Chinese students at Grunwick? An overlooked aspect of the strike

Grunwick Strike Committee Banner, designed by Jayandi and painted with Vipin Magdani, UK, 1976. NMLH.1993.604, ©People’s History Museum, Manchester, UK.

Grunwick Strike Committee Banner, designed by Jayandi and painted with Vipin Magdani, UK, 1976. NMLH.1993.604, ©People’s History Museum, Manchester, UK.

I am currently looking through the photographs I took in the archives during my recent UK trip and today have been looking through the papers of the Grunwick Strike Committee (held by the Modern Records Centre at the University of Warwick). This material will probably be used in my forthcoming book on the Communist Party of Great Britain and the politics of race.

Whilst reading these archival papers, I found two references to Chinese students being used as workers during the Grunwick strike and the query by APEX (the union in charge of the strike) as to whether the company was using this labour to break the strike. This is interesting because I had not come across this allegation before in the literature on Grunwick. The strike at Grunwick between 1976 and 1978 is probably most well-known because it brought together South Asian workers and the trade union movement really for the first time for ‘effective’ industrial action, despite the strike eventually failing. The ‘face’ of the strike was Jayaben Desai, who represented the largely South Asian and female workforce that picketed the company during the strike. We also know that a number of African-Caribbean workers (also constituting a large female contignent) were involved in the strike, but as Linda McDowell, Sundari Anitha and Ruth Pearson have recently written, they have ‘largely disappeared from the historical record’. But until now, I had not read anything about any Chinese students working at Grunwick either before or during the strike.

The first document mentioning Chinese students working at Grunwick is an internal APEX memo from one of the union’s research officers to its London Area Organiser, Len Gristey. The memo, dated 24 May, 1977, said:

On Friday 20th May I had a telephone call from Mr. Frank Douglas, who claimed to have some inside knowledge about the workings of [Grunwick Processing Laboratories]. He says at the present time, Grunwick are endeavouring to hire Chinese students from local colleges who cover their staffing requirements over the summer period. He says that he knows that Grunwick are counting firmly on having a supply of labour from this source, and urges us most strenuously to get in touch with local colleges of education, polytechnics, technicals and the like, with a view to making our position on Grunwick known, thus discouraging Chinese students from taking up employment with the company.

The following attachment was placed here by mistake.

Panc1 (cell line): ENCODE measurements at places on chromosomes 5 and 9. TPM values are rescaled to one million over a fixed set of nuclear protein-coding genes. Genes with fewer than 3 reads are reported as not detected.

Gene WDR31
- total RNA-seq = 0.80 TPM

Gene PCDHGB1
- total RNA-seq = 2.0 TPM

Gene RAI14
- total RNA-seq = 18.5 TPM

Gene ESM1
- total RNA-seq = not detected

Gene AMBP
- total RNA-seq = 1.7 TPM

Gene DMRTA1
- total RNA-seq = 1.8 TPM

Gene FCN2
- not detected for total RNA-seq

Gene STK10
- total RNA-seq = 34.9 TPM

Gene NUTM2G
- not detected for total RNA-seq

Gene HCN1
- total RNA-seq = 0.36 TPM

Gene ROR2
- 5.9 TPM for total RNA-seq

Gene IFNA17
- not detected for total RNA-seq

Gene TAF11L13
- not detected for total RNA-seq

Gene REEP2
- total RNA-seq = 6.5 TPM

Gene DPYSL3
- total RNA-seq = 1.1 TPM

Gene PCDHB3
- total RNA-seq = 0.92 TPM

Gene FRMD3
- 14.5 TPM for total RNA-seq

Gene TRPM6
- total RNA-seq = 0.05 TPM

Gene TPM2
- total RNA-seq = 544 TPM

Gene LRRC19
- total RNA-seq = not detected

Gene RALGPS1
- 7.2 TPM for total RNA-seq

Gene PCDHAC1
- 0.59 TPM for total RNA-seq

The second document is an internal letter, dated 7 September, 1977, from Gristey to APEX’s General Secretary, Roy Grantham, stating:

[N]one of us are able to establish anything at all concerning very recent employees who joined the company around the time of mass picketing, many of whom appear to be of Chinese or Japanese extraction. Some of these are undoubtedly students and I would therefore assume that their colleges would have checked on the question of their entering this country, but as regards those others who are not students I regret that it is impossible at this moment to secure any type of check upon them at all. The police are unable to assist in this matter because, of course, they do not know who the individuals are anyway.

These are the only two documents that I have come across that mention Chinese students at Grunwick, so I am unsure whether the matter was pursued any further than these memos. I have no idea who Frank Douglas was or what his motives were for contacting the union. Was he concerned with Grunwick’s attempts to hire labour to break the strike? Or was he concerned that the workers were Chinese?

One possible reading of the second document is a reinforcement of past prejudices within the labour movement and the suspicion that ethnic minority workers were being recruited en masse as strikebreakers. Neither document confirms that Chinese workers (students or otherwise) were employed at Grunwick and merely alleges that people of ‘Chinese or Japanese extraction’ had been working there during the strike.

It is also interesting that Gristey mentions the possibility of using the police to make enquiries into these workers at a time when relations between the labour movement and the police were very low after the violent clashes between police and picketers in the summer of 1977.

Has anyone come across any other mention of Chinese students/workers at Grunwick? The Grunwick Strike Committee used to produce a weekly newsletter. I would be interested to see if this was mentioned in it.

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